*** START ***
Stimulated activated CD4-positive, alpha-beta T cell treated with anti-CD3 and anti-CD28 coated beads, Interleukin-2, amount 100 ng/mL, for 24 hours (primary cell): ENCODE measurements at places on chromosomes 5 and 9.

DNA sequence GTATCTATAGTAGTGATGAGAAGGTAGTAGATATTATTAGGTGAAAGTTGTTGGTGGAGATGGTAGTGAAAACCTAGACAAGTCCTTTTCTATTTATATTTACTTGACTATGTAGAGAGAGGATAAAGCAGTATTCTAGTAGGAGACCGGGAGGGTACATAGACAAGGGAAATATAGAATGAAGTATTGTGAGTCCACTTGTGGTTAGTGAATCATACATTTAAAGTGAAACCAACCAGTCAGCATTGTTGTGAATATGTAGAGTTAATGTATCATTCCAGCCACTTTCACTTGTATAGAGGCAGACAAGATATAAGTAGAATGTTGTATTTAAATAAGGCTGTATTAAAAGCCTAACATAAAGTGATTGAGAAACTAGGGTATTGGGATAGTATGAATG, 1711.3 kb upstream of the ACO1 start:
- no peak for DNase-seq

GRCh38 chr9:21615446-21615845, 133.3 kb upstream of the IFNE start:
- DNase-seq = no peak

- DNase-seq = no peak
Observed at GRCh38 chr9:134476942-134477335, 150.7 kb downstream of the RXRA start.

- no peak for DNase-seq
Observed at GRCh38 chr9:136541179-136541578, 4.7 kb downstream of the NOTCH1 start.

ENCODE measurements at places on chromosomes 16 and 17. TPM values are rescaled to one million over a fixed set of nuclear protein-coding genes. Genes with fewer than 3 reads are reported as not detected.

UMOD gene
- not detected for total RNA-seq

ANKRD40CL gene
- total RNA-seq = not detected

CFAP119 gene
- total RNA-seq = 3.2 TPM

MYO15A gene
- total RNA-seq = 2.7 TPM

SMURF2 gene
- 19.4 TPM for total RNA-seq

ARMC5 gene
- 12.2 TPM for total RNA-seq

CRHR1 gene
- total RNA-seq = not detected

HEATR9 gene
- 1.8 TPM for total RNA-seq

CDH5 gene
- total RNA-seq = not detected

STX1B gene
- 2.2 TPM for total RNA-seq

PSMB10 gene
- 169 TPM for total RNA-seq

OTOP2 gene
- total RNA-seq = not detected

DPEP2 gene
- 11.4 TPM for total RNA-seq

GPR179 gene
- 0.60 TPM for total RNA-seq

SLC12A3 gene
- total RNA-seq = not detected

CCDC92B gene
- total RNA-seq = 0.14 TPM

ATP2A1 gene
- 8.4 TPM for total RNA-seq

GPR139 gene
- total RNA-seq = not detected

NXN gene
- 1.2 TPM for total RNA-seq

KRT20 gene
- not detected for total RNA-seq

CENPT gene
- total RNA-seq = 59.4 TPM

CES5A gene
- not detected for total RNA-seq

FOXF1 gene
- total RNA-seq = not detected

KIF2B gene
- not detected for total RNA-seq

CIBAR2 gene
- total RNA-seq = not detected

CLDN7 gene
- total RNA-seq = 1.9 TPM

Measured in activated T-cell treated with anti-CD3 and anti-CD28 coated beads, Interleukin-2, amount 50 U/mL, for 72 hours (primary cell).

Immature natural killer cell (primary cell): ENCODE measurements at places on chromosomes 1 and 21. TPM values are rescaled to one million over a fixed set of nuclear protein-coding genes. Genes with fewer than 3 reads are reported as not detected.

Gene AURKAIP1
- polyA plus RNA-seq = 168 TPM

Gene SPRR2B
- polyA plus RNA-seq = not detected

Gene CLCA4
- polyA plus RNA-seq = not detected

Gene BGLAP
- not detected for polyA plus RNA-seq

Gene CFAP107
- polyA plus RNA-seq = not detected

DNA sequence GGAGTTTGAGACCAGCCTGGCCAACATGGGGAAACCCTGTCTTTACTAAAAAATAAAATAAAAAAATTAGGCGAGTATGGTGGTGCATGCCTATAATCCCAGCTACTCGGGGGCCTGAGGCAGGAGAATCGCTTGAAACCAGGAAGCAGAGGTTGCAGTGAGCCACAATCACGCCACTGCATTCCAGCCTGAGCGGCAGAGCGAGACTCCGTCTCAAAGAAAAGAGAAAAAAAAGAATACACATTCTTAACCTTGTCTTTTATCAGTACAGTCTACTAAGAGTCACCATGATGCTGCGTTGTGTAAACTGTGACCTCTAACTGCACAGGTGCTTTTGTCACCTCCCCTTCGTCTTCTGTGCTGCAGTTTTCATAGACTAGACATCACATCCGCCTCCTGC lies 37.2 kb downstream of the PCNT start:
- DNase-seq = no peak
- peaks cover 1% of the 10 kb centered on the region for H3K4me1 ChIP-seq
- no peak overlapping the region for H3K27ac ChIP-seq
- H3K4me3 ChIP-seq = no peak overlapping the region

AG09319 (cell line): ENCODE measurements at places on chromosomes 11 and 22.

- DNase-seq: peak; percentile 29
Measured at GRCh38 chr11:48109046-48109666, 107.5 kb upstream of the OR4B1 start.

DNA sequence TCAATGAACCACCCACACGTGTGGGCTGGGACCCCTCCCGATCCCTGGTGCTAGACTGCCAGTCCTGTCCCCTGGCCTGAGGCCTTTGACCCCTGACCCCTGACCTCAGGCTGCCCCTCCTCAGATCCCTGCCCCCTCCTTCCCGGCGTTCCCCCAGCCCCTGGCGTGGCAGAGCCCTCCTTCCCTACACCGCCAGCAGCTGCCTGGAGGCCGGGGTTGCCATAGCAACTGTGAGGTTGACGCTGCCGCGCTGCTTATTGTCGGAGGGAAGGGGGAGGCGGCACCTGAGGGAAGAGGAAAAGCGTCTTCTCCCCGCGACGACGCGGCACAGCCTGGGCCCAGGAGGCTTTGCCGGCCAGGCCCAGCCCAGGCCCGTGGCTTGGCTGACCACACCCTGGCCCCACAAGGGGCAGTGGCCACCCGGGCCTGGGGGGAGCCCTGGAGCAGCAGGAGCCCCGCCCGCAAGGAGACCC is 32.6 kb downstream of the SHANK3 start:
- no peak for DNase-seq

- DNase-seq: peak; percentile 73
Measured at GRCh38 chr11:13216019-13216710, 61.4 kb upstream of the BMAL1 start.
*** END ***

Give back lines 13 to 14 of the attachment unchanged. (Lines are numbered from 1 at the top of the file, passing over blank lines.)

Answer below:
ANKRD40CL gene
- total RNA-seq = not detected